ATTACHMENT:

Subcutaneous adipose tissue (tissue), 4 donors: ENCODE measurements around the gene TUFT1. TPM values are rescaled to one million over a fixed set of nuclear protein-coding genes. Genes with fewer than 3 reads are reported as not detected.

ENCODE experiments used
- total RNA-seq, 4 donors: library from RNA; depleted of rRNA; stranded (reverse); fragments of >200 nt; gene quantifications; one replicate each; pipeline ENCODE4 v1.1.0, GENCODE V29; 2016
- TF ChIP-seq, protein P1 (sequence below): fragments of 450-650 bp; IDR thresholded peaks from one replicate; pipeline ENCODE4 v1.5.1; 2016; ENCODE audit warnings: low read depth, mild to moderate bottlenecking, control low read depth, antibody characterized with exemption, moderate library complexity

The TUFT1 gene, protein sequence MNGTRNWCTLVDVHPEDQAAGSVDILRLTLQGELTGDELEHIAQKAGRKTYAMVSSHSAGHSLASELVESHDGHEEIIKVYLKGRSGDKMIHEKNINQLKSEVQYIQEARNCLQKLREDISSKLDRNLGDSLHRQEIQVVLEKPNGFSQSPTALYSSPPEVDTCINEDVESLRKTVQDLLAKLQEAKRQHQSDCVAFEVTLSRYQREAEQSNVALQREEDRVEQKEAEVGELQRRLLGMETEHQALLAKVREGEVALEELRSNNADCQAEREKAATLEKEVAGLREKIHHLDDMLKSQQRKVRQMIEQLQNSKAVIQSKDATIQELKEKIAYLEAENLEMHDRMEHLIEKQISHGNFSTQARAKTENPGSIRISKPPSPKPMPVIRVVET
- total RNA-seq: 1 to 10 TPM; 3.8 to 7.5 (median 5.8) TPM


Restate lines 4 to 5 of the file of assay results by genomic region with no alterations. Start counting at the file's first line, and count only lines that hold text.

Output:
- TF ChIP-seq, protein P1 (sequence below): fragments of 450-650 bp; IDR thresholded peaks from one replicate; pipeline ENCODE4 v1.5.1; 2016; ENCODE audit warnings: low read depth, mild to moderate bottlenecking, control low read depth, antibody characterized with exemption, moderate library complexity

The TUFT1 gene, protein sequence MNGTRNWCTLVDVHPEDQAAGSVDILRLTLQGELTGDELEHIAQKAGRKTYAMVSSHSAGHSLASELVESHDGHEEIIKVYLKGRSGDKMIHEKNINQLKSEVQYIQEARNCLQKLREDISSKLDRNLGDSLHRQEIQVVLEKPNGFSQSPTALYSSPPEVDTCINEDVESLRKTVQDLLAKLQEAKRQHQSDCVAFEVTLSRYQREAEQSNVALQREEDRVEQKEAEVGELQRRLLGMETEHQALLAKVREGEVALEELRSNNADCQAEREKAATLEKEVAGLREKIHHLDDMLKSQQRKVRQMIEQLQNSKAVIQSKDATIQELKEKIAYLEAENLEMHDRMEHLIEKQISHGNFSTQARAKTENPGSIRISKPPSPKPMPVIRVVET